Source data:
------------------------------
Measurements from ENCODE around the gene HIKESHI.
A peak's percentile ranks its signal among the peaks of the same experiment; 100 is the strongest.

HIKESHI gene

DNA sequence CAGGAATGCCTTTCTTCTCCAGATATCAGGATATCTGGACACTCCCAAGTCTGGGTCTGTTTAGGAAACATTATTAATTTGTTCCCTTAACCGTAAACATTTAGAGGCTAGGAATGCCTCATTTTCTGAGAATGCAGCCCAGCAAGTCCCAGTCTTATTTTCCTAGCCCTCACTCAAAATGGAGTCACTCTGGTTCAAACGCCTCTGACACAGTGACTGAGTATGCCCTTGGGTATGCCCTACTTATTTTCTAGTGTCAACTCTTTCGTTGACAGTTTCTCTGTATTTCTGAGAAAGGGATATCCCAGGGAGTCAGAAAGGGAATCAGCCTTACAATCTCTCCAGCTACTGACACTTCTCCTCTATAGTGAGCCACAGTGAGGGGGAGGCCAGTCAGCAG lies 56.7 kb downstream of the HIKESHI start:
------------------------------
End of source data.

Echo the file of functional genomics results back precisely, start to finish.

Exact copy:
Measurements from ENCODE around the gene HIKESHI.
A peak's percentile ranks its signal among the peaks of the same experiment; 100 is the strongest.

HIKESHI gene

DNA sequence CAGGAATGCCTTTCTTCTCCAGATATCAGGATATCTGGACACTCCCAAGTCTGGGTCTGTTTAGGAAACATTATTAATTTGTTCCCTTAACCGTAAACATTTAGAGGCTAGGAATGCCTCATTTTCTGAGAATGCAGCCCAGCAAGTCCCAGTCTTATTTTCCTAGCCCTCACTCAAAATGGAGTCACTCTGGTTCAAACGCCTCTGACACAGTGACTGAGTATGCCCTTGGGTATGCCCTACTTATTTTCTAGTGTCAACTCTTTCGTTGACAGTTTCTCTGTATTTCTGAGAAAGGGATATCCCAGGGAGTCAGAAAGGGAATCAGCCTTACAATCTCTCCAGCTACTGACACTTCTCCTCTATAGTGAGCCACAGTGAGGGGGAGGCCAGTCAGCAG lies 56.7 kb downstream of the HIKESHI start: